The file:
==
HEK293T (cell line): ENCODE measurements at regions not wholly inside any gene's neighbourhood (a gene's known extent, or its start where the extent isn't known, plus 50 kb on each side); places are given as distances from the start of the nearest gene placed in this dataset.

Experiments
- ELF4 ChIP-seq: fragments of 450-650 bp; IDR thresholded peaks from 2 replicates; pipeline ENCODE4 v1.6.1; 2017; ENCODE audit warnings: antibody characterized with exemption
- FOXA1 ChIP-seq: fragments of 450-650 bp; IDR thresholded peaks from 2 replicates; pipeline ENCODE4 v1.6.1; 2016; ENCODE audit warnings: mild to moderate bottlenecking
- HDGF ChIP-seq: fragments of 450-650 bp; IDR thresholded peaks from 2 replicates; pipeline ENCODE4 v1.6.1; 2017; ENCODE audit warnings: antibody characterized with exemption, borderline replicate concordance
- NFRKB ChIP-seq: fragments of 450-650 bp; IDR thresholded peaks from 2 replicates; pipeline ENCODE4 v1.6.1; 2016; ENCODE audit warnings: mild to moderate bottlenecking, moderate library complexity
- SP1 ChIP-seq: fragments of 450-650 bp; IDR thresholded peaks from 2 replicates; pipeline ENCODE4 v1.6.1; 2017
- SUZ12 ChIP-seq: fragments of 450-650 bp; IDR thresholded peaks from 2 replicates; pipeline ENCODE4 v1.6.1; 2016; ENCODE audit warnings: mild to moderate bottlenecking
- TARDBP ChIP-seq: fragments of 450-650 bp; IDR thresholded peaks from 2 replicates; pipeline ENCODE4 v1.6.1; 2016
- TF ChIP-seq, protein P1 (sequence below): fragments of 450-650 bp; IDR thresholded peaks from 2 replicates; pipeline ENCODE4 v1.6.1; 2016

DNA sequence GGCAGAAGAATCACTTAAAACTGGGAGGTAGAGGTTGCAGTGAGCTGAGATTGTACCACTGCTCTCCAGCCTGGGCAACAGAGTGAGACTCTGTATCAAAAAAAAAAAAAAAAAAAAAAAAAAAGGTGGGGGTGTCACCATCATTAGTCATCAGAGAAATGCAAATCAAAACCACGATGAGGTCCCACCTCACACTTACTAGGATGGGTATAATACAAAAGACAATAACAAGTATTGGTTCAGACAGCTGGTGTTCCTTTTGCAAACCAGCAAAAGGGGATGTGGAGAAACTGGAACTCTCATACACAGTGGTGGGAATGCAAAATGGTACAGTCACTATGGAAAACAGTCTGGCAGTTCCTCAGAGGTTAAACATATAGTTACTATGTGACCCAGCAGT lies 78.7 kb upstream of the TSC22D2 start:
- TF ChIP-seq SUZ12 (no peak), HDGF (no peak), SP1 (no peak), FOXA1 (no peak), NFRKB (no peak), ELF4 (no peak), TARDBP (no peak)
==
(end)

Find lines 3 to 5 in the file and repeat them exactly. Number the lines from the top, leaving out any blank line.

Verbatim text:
- ELF4 ChIP-seq: fragments of 450-650 bp; IDR thresholded peaks from 2 replicates; pipeline ENCODE4 v1.6.1; 2017; ENCODE audit warnings: antibody characterized with exemption
- FOXA1 ChIP-seq: fragments of 450-650 bp; IDR thresholded peaks from 2 replicates; pipeline ENCODE4 v1.6.1; 2016; ENCODE audit warnings: mild to moderate bottlenecking
- HDGF ChIP-seq: fragments of 450-650 bp; IDR thresholded peaks from 2 replicates; pipeline ENCODE4 v1.6.1; 2017; ENCODE audit warnings: antibody characterized with exemption, borderline replicate concordance